For Esperance’s character, we had way more options. There were more Haitian women in their fifties who did acting than there were men. So we auditioned six actors. It was good, but no one felt like it. I think the woman that I had in my head was so clear to me, and I couldn’t really find her in these other actresses the way that I really wanted to. I had a friend in New Orleans, and she directed a show that had come to Miami. I almost didn’t go, but I decided to go at the last minute, just because it seemed really interesting. And it was a music show. Then all of a sudden, Sheila Anozier comes out – she is a dancer, not an actress.
She starts dancing, and I’m like, ‘She looks just like what I would have imagined.’ Then halfway through the show they give her a monologue in the form of a Haitian folktale, and she was so comfortable and charismatic. Her voice was so sweet, and then I was like, ‘Let me call my friend. I might as well audition her.’ She was perfect, she looked like her, from what she was wearing to her furniture in her house. It was just like, this is my person, even though she had not acted prior to that show. And she was a brilliant actress, so funny and great with improv. She was the one, immediately.
With Junior, I wanted an actual comedian. There are a lot of Haitian comedians, and I was hoping for an instagram star. I saw Chris Renois a year before we started casting on TikTok. I wasn’t even sure if he was Haitian. I just saw his name, and I was like, ‘oh he seems interesting.’ So I just wrote his name down and then forgot about him until we got deep into casting.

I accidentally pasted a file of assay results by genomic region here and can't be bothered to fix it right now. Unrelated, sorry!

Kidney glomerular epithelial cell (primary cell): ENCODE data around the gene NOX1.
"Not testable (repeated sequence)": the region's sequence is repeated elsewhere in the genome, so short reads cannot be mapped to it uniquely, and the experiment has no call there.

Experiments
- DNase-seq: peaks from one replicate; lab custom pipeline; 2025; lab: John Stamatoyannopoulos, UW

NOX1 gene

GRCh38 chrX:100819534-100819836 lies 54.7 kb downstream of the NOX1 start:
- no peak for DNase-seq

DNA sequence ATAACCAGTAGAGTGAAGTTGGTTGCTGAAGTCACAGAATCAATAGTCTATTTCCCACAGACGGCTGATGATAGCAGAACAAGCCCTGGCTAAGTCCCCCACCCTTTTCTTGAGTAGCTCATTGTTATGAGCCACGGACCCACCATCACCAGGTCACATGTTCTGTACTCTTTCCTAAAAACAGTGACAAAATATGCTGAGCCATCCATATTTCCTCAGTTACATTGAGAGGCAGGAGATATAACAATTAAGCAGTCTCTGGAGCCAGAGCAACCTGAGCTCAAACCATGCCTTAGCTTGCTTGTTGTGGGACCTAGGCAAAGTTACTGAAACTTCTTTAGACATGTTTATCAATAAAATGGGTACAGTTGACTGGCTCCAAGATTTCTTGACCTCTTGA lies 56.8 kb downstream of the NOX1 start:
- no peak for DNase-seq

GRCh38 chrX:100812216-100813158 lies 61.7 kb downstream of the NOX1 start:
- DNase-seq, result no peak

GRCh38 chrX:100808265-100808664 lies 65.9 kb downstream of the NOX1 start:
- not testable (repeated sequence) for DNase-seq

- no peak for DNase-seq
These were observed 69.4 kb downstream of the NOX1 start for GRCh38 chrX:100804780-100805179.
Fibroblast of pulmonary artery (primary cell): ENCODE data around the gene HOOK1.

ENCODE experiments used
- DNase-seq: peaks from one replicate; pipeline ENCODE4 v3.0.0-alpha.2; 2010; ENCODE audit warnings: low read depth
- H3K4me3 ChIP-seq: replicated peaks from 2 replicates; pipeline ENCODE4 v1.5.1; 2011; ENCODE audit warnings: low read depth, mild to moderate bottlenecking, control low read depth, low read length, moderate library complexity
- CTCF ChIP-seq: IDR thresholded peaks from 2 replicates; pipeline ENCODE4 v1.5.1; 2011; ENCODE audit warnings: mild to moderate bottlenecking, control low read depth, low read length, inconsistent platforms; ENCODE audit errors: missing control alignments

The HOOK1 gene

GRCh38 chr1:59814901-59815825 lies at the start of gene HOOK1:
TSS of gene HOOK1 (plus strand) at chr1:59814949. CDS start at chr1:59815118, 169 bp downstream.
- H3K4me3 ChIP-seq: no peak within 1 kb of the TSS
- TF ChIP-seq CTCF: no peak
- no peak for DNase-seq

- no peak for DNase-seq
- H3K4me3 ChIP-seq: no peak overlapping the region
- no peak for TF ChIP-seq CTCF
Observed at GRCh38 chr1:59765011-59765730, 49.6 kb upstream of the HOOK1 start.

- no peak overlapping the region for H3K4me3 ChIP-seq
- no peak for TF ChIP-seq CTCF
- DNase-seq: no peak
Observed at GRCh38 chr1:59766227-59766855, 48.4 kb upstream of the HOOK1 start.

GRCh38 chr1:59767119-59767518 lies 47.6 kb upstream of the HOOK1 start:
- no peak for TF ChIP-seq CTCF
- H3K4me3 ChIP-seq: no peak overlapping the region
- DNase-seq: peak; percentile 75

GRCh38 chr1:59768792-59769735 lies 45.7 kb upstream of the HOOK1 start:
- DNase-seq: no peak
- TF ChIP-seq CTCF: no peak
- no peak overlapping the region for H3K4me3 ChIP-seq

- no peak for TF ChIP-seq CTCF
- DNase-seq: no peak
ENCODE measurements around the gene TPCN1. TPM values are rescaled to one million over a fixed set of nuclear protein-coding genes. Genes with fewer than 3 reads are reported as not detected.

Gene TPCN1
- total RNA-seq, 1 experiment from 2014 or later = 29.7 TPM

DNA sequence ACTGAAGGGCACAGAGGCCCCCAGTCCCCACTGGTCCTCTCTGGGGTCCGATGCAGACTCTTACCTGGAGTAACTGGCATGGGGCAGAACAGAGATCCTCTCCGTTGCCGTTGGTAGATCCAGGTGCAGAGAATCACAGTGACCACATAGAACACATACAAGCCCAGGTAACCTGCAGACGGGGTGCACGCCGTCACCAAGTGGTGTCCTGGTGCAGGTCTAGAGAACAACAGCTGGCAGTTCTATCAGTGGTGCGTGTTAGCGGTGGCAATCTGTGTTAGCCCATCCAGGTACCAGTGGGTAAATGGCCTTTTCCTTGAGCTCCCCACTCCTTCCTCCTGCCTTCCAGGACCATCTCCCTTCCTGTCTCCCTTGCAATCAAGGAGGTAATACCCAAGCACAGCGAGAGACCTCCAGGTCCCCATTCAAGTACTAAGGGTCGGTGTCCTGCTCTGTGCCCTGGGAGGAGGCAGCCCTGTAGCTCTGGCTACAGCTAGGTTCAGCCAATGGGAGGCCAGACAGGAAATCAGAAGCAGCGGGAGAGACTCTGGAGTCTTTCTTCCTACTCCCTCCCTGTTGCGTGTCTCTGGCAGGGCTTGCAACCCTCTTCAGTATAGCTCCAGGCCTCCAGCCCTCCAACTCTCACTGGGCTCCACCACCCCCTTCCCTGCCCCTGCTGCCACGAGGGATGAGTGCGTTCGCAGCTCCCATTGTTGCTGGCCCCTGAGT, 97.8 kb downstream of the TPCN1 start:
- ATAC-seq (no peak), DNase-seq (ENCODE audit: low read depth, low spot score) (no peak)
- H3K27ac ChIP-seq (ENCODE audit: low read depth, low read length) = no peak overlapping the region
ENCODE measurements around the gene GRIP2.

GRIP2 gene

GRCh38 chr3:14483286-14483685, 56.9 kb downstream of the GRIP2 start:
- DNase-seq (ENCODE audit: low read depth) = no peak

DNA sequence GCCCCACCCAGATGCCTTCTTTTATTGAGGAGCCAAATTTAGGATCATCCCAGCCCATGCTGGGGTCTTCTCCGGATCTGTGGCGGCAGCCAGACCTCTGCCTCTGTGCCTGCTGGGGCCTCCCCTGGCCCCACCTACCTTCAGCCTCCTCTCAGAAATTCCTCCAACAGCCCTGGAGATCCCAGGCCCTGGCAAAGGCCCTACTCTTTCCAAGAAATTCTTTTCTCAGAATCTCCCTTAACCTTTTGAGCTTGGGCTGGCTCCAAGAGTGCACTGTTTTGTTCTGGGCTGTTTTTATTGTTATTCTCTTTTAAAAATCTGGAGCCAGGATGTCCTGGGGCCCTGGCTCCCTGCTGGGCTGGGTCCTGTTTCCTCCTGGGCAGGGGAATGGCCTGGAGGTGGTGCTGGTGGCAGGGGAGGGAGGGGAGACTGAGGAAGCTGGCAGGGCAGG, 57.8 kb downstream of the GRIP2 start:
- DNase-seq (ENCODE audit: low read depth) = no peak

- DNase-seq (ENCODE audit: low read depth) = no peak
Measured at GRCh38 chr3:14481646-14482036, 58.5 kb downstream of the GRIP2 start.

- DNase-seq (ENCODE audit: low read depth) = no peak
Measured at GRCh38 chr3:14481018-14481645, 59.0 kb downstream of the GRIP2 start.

So I got in touch with him, and what was striking about him was when he turned his camera on with the zoom, he was standing up, off-book already, as well. He was hungry for the role, and polite, and really respectful of the process, although he also did not have any acting experience. After the audition, he was like, ‘I have a show tonight, do you want to see it?’ And I was like, ‘sure.’ He invited us and we went, and he is the funniest comedian I’ve ever seen.
I was drawn to his character the most, because I feel he really represents what it’s like to be first gen, an immigrant’s kid.
I feel like a lot of Americans are drawn to Junior the most. It’s something about him and the story, and his sort of millennial and gen-zness, having to meet expectations when the economy is falling apart. I feel like that is even more of a universal story for non-immigrants than for everyone else.
What do you hope people see in your film?
I hope they see themselves, even if they are not Haitian, Caribbean, or immigrants, or have this particular dynamic. I think the issues that the family is facing, whether it’s surviving in this current housing crisis, inter-generational issues, this kind of aspirational American dream, are very universal. I think this is a universal story that everyone can find something to hold onto.